Alain Hunkins: Yeah, sure. You know, it is funny looking backwards. You know, hindsight makes everything look 20/20 like it was a straight line. But on the journey, I never would have dreamed I would have ended up here, but if I had to look back and I see a common thread throughout my life, ever since I was like five years old. I have always been burning to answer the question, why do people do what they do. I am just fascinated by people, human behaviour and I was as a kid, I then moved into college. I studied some psychology. I also got very involved in theatre and actually went to an acting conservatory for graduate school, worked as a professional actor and as an actor. You're obviously putting yourself under the microscope in terms of behaviour and learning a ton about that, then got involved in teaching in schools and then moving from leadership training with children in schools to doing training, work in organizations, leadership training across the world.

And so it's been 25 years working with over 2000 groups in 25 countries, and so for me, what led to the book was as I continued to work with more and more people. I noticed that there were these patterns of behaviour that were emerging and not just patterns of what successful people did, but also patterns of what mediocre people did, were mediocre leaders doing. And so what I wanted to do was be able to capture those patterns and then categorize them and bring them to life through stories and examples and then look to the research that supported those stories and examples. And that's what led to the book, so I started with a blog post, you know, a couple blogs and just going blog after blog after blog.

I started seeing these patterns in the blogs start to emerge, and those patterns became the chapters and what became the different parts of the book. So that's what has led me on this journey and ultimately, it's all about helping people to become better leaders and from my take, when I say leader, I'm not talking about a job title or position. To me, leadership is very much a state of mind and a state of being. The fact is every single one of us need to influence others in the world to try to get things done, and whenever you are in that role of influence, you are a leader.

Steve Rush: Yeah, I agree and in my experience, I have often been quoted around, “leadership is not a role - It is not a job title”. It is just a set of behaviours that you carry and that of course can be demonstrated at any age, right?

Alain Hunkins: Absolutely and those behaviours can be learned. That is the good news. Right? We can continue to learn those behaviours as we go.

Steve Rush: For sure, yeah. I was intrigued to look at your TED talk and what I noticed about your TED talk which intrigued me the most was the principal about, as a leader you always have a target. Tell us a little bit, about how that came about. 

Alain Hunkins: Yeah, sure. Back and I would say 2002; I had this wonderful mentor I'm still in touch with named Jeff. Jeff and I would meet for lunch every month or so and talk shop about leadership and life and on this particular day back in 2002, we were finishing up lunch and Jeff hands me this gift wrapped box, a little gift. He says congratulations on last weekend. See the weekend before I just gotten certified to lead a very complex training. I had spent years preparing for, so this was just way of thanking me. So I opened up the gift and inside there is this t-shirt and the front of the shirt said leader. I was really touched because I really felt seen and acknowledged by Jeff in that moment because he was a mentor and kind of like a father figure to me. So I said, thanks so much, Jeff and then Jeff, he had this shining baldhead in the light. He got this impish grin on his face. He said now turn the shirt around. On the back of the shirt. Is this large archery target, right? So I'll never forget what Jeff said next. He said, welcome to leadership. He said, as a leader, you are always a target. Now, if you are a great leader, you are the target of people's hopes, their dreams, their aspirations, even their envy. But if you're a lousy leader, you'll be the target of their disappointment and their criticism and their blame. So what type of leader you are going to be? That is up to you, and I think what Jeff captured with his t-shirt is what I have come to understand. As you know, leaders are in the business of managing people's perceptions. In everyone's mind, we want to think that we are the best leader. We are effective. We are well communicating, etc. But that's our own intention. That is not how we are being seen, and so we have to understand, we have to cross the gap between our own intentions and how the people that we choose to lead actually see us, so that's the story of the leader target t- shirt.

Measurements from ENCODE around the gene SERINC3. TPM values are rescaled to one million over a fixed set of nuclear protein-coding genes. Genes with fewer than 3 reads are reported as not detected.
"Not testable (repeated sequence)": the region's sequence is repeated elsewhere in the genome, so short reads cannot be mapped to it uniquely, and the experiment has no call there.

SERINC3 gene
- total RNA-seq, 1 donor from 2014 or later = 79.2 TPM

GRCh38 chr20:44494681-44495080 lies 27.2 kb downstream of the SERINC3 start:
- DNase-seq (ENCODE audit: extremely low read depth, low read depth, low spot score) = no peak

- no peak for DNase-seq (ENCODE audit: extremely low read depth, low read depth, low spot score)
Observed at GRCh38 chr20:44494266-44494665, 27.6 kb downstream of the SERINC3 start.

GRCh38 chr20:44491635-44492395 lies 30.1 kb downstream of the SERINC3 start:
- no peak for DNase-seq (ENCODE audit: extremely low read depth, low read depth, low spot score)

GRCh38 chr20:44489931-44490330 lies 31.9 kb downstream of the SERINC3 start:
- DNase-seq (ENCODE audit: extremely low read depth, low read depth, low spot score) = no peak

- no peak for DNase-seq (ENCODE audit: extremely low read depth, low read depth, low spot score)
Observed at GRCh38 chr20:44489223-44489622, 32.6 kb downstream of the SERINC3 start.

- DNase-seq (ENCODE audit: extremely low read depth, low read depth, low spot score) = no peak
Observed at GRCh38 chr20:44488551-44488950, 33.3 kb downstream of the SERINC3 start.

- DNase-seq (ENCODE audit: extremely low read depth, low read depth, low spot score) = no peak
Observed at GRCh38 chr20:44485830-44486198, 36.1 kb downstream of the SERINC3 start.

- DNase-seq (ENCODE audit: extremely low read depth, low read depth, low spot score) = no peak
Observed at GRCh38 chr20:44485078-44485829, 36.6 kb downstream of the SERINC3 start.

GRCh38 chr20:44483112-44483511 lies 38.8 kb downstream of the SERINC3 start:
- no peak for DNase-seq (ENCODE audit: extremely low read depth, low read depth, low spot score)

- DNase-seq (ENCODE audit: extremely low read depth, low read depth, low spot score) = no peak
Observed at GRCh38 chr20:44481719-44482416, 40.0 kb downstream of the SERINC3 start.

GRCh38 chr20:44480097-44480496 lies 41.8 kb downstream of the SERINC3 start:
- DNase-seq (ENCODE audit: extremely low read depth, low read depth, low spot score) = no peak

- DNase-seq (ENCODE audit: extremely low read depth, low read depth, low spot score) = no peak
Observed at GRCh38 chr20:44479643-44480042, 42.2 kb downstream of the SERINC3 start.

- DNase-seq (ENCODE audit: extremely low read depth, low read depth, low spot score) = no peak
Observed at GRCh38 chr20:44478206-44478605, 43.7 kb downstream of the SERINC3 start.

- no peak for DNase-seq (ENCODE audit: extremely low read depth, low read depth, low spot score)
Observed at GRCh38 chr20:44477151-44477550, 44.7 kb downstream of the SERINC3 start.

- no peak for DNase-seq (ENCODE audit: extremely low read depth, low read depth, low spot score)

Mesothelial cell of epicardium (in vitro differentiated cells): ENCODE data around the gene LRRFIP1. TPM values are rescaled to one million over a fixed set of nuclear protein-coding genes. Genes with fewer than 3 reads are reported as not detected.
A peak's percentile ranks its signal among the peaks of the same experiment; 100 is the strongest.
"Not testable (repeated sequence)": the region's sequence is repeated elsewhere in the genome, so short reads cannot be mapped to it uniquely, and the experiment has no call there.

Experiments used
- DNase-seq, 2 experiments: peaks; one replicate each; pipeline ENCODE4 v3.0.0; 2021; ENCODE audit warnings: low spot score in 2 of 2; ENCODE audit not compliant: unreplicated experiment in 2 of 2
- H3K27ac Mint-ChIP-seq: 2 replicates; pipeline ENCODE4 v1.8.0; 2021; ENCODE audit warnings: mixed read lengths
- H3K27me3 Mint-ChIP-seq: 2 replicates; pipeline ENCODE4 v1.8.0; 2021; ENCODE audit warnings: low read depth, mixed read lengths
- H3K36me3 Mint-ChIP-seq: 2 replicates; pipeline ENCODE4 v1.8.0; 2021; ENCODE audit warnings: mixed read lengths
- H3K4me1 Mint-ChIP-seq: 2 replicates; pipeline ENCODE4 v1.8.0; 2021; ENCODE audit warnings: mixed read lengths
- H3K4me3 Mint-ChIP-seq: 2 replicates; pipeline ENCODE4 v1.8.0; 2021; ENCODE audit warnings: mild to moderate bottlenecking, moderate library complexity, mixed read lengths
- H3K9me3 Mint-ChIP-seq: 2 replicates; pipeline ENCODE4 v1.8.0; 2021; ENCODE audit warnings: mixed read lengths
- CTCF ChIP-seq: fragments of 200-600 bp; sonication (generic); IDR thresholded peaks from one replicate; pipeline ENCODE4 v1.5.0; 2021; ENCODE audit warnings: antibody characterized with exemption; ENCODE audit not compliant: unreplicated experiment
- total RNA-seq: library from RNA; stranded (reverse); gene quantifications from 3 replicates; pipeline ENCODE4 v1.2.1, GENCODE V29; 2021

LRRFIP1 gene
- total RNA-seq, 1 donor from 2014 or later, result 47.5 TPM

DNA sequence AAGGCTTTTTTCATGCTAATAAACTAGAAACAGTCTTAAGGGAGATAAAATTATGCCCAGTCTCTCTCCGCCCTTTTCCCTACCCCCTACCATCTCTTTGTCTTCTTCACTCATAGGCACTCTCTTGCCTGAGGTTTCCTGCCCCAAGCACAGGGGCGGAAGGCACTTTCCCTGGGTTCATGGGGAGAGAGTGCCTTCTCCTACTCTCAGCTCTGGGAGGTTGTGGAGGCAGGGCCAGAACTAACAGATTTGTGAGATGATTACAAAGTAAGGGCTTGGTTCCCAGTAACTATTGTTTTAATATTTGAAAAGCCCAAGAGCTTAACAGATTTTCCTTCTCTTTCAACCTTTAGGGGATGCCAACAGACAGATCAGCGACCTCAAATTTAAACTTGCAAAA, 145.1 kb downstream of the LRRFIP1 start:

Steve Rush: It is a super story and a great metaphor because ultimately, we will attract what we set out to attract and a lot of that, of course is unintentional, isn't it?

Alain Hunkins: Oh, completely. You know, I think it starts unintentional. I think the work and the process of leadership development is learning how to make the unconscious conscious. And you do that in part by doing things and screwing up. Right. You make mistakes and go, oh, let's not do that again. I mean, I can think of lots of mistakes that I have made along the way. I mean, just as a quick example, I just think early in my career I was really keen for a new position. I had been volunteering for an organization and the executive director role opened up, and so I decided I was going to put my hat in the ring and step up to be the new executive director. Except it was through an election process, and I assumed that I voted in because I had the most experience. I was the most qualified. I was the most committed in my mind. I was a shoo in and I had this opponent for the job, a guy named Gary but Gary was new. I thought there is no way he is going to get more votes than me.